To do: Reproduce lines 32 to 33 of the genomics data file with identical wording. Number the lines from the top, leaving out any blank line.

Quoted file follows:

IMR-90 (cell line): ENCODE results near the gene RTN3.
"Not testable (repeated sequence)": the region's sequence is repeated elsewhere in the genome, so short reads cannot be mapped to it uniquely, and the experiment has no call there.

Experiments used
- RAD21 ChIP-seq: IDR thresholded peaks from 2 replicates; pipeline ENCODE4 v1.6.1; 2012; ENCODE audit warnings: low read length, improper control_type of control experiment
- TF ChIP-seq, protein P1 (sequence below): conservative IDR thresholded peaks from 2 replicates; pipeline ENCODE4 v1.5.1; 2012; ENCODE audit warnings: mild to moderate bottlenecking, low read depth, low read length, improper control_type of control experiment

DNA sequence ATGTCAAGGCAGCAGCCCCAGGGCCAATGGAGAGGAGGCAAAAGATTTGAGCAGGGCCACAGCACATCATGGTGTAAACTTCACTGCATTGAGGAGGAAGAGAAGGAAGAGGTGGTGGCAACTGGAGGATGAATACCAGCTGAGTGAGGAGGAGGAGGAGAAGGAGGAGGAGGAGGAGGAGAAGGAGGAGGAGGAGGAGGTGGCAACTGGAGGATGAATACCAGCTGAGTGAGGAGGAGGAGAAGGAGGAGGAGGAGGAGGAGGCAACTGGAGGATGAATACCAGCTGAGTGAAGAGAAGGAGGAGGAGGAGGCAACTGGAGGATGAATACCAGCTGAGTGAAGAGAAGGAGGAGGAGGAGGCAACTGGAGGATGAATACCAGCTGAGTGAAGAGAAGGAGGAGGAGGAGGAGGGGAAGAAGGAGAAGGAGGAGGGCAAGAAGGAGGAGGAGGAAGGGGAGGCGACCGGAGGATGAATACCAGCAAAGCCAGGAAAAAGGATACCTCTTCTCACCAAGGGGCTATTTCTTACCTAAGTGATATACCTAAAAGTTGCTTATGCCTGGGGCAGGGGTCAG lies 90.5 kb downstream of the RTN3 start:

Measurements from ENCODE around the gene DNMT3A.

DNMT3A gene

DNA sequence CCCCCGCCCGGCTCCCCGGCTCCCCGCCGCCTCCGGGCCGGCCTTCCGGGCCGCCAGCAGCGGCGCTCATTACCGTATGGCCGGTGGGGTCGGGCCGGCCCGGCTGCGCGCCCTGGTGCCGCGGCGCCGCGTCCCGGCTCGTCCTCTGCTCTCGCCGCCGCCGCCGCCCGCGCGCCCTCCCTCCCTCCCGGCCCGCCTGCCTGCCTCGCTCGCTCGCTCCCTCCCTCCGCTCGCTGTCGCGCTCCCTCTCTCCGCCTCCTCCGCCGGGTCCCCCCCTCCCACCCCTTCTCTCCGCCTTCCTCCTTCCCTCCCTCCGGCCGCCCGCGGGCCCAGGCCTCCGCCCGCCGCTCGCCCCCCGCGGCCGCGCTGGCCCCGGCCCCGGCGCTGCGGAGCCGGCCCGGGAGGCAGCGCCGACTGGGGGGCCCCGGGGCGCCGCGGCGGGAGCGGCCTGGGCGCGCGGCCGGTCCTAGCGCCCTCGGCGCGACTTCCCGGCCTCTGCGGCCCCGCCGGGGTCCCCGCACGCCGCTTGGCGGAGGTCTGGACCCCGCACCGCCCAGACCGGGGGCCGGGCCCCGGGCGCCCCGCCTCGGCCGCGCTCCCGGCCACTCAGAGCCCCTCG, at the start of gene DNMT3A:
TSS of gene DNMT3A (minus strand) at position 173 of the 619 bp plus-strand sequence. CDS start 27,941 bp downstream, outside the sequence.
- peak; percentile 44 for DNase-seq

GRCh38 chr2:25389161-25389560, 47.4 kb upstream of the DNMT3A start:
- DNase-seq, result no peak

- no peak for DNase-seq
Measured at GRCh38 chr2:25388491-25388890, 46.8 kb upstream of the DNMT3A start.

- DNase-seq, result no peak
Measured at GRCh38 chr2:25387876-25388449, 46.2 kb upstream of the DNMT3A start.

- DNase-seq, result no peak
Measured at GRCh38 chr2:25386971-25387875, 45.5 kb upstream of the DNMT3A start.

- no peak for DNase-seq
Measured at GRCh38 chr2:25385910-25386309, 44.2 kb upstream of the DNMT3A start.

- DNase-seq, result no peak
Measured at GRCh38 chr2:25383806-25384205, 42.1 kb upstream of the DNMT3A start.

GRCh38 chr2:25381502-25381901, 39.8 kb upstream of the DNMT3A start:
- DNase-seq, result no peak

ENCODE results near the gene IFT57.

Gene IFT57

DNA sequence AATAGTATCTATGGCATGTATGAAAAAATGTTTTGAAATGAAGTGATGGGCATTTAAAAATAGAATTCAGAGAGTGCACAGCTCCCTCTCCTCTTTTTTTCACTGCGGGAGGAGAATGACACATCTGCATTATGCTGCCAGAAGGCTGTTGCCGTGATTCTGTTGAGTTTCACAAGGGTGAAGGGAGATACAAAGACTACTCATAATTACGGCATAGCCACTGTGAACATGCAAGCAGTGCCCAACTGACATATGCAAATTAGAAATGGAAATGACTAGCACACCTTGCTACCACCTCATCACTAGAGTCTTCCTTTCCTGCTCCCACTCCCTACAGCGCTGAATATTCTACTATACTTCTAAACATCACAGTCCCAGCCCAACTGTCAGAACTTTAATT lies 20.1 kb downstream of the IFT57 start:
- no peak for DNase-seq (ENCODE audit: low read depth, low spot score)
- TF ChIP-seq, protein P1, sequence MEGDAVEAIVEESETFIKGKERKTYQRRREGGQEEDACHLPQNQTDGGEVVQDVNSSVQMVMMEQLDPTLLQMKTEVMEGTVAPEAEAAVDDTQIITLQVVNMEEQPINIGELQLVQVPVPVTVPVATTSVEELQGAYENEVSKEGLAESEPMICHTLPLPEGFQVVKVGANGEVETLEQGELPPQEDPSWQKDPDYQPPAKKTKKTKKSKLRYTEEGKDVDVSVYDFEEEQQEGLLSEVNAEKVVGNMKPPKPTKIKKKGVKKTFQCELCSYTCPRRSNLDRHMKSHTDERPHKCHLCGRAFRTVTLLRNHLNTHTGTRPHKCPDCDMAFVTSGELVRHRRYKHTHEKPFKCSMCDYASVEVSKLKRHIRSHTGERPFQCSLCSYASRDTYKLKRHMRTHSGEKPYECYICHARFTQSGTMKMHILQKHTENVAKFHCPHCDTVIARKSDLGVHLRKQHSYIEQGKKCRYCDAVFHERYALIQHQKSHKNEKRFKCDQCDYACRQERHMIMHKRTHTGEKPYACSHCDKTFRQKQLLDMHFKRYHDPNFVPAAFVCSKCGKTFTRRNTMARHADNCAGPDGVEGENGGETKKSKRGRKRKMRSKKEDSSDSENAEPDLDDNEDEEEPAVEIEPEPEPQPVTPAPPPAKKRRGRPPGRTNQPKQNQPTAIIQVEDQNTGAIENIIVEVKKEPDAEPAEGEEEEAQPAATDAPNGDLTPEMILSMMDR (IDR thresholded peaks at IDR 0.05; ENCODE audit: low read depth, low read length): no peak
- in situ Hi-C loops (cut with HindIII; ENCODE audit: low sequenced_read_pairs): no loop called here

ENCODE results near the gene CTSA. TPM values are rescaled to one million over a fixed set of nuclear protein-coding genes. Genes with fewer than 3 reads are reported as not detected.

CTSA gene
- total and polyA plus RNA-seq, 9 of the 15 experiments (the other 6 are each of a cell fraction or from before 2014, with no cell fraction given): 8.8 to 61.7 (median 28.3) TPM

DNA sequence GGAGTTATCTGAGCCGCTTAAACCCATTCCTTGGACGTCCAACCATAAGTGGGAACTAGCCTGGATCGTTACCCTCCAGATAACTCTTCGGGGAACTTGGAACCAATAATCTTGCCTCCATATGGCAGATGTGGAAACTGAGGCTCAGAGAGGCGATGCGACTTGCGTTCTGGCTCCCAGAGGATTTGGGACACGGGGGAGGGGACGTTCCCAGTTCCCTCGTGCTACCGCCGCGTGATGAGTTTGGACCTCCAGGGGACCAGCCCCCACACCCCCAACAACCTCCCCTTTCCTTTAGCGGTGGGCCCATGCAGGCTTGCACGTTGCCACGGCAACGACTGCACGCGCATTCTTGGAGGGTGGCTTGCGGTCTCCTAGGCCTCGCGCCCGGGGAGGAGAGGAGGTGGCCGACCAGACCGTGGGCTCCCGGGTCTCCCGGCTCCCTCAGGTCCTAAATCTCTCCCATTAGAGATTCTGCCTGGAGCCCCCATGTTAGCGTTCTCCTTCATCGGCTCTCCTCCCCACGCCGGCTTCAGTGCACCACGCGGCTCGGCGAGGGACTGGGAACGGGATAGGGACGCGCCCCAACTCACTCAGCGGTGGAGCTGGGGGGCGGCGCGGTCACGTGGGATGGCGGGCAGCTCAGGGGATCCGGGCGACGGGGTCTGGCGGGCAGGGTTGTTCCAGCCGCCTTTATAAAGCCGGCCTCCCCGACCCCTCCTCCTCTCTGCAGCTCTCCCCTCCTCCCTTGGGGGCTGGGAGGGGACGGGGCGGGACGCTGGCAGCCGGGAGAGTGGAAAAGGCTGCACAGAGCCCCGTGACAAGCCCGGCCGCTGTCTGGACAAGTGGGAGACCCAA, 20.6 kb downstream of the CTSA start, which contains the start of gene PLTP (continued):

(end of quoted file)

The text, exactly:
ENCODE results near the gene CTSA. TPM values are rescaled to one million over a fixed set of nuclear protein-coding genes. Genes with fewer than 3 reads are reported as not detected.

CTSA gene